27 October 2003

John Hart Ely, one of the giants of legal theory (and in particular of free speech, and indirectly defamation, at the constitutional level) died Saturday. Although I think his position does not go far enough in some respects, the most important aspect is that Democracy and Distrust firmly establishes a theory of judicial review that explicitly decouples judging from transient popular majorities. Some might argue that this is merely following in the footsteps of de Tocqueville. There is no shame, however, in making the curmudgeonly leaders of the legal profession—who in the 1970s were overwhelmingly old, upper-middle and upper class, white men—see that.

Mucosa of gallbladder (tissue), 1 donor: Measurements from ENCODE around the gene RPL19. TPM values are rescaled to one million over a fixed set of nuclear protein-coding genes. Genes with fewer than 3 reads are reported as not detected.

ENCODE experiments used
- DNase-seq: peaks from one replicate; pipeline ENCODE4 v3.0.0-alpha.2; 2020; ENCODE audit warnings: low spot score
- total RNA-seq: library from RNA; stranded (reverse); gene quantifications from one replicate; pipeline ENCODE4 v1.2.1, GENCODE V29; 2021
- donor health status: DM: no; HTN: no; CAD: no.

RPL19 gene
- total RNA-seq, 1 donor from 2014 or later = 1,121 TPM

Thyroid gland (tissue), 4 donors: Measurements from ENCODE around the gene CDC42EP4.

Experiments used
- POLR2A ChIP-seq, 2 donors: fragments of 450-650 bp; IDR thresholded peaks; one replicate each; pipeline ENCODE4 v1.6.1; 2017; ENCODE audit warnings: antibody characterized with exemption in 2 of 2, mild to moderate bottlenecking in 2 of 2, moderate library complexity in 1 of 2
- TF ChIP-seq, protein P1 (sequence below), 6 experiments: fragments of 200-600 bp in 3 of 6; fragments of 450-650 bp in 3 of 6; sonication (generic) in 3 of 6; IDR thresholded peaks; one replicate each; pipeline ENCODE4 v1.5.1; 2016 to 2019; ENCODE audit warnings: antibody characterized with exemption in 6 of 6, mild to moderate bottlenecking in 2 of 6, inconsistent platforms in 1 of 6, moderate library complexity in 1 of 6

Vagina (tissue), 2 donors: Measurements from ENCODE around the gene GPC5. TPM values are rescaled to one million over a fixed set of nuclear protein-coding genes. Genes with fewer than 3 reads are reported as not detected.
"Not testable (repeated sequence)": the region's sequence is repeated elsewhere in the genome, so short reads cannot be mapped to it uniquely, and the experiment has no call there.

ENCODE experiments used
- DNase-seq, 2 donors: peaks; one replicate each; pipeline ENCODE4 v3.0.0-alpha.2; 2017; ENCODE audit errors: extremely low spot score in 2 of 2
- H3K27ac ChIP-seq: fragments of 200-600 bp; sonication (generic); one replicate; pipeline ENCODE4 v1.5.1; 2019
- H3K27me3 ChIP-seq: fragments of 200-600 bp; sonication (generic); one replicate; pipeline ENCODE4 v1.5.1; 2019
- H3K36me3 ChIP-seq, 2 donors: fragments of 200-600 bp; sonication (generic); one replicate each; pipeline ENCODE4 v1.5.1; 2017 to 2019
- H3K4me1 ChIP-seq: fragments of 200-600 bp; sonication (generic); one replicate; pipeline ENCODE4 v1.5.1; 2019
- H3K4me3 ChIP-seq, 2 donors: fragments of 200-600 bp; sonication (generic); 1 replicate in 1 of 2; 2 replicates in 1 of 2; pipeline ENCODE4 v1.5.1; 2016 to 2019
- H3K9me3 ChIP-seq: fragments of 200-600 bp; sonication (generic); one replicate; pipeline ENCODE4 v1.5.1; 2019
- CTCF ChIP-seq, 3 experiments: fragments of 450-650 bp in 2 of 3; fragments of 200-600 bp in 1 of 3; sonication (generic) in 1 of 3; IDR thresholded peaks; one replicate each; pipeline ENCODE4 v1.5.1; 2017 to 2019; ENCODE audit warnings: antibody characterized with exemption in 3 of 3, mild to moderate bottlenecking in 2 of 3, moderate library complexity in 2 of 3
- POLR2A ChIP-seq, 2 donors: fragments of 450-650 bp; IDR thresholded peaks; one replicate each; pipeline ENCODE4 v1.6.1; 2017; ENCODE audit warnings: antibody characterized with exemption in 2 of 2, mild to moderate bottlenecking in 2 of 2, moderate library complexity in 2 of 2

Whether one agrees with Ely or not, one must at least acknowledge and engage with his theories on judicial review, in the same way as one must acknowledge and engage with Wayne LaFave on search and seizure, Harry Krause on family law, and Ron Rotunda and Geoffrey Hazard on legal ethics. Aside from the thoroughness of their scholarship, these influential legal scholars have another common virtue: writing that is as clear, concise, and direct as one can find in legal scholarship. That itself should be a hint to the legal profession.